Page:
“Forest Land” means any brush-covered land, cut-over land, forest land, grasslands, or woods. 

“Property” can either be real property or personal property that is not a structure or forest land, such as furniture, cars, boats, clothing and even trash.

Note that arson of property does not include a person burning his own personal property. This is unless the burning was done with an intent to defraud, or someone was injured in the building.

  • Registration as a Convicted California Arson Offender

In addition to the corresponding penalties, anyone who is convicted of

  • Malicious arson or attempted malicious arson,
  • Aggravated arson resulting in a minimum ten-year prison sentence,
  • Possessing, manufacturing, or disposing of any flammable/combustible material or of any incendiary device in connection with the arson charge

in the state of California will be required to register as a California convicted arson offender.

Thus, similar to an individual registered as a sex offender, the convicted arsonist must routinely update their local law enforcement agency regarding to their whereabouts.

Since November 30, 1994, those who are convicted as adults will be registered for life. However, the duration for registration may also depend on the age of the arsonist at the time of the conviction as well as the date of the conviction.

There are separate misdemeanor offenses of an arsonist failing to properly register that may lead to a jail sentence of over 90 days and up to 1 year.

  • Cases of Arson Provoked by Fireworks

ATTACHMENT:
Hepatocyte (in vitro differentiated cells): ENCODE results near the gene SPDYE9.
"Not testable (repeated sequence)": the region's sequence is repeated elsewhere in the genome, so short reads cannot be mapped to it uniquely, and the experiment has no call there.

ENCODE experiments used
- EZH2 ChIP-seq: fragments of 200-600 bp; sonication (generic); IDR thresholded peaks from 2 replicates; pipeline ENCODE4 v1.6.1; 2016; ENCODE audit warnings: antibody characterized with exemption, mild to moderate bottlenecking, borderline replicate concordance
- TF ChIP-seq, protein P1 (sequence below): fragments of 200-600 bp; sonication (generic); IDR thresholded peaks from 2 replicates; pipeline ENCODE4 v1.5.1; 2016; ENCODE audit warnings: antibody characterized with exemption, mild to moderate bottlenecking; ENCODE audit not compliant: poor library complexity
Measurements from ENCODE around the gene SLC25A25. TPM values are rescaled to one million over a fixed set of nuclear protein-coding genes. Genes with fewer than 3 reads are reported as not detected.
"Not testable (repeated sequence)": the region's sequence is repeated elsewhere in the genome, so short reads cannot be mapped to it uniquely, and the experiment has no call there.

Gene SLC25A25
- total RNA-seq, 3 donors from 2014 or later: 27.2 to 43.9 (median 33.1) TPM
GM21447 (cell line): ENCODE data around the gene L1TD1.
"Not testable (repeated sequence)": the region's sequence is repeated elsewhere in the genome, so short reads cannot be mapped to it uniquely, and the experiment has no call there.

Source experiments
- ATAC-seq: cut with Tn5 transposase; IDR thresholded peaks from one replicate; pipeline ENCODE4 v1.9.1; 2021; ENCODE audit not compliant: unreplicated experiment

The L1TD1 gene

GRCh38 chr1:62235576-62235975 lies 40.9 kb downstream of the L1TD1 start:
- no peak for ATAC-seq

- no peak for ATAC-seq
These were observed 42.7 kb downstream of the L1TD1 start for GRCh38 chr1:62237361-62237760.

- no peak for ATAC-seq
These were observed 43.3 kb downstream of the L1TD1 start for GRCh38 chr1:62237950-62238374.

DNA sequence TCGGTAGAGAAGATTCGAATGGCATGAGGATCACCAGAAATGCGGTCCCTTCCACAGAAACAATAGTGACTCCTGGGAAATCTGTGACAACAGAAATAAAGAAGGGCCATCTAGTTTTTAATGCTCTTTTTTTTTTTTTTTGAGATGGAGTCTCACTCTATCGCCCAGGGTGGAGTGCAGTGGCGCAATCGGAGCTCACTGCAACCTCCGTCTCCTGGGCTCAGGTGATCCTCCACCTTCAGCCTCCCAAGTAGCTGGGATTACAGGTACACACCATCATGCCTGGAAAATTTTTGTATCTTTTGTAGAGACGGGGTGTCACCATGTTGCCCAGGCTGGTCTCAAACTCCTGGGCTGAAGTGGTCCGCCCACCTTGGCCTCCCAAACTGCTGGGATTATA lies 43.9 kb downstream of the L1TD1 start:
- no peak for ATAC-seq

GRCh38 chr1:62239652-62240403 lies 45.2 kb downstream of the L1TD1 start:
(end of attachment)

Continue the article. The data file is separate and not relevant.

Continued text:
Even though the letter of the law requires a “malicious” act in order to constitute arson, as per usual, there is a long history of case law coming down to us from our California appellate courts where they simply IGNORE the requirement of that one act “maliciously.” This means that you can be liable for a fire caused by a firework during the 4th of July and can be prosecuted for felony arson, given a strike, and made to register for life even if you didn’t mean to start a fire. In fact, this law can be used against you if you merely charr your friend’s driveway, dirt field, or a public roadway while safely lighting off celebratory fireworks this year.

Let’s look at some California appellate court cases which can and will be used against you in a court of law:

  • In re V.V (2011) 51 Cal.4th 1020

In this 2010 case, two minors set off a firecracker on a brush-covered hillside in Pasadena, causing a fire that burned five acres of forest land. The juvenile court determined that V.V. and J.H. had committed arson. The court found that, although they did not intend to set the hillside on fire, the evidence satisfied the mental state required for arson.

On an appeal the Supreme Court of California reaffirmed that acts of intentionally igniting and throwing a firecracker amidst dry brush on a hillside, although done without intent to cause a fire or other harm, were sufficient to establish the requisite malice for arson.

In other words, even acknowledging that the two minors didn’t intend to cause a fire or harm, the court judged the fire was maliciously caused. 

  • Mason v. Superior Court (The People) (2015) 242 Cal.App.4th 773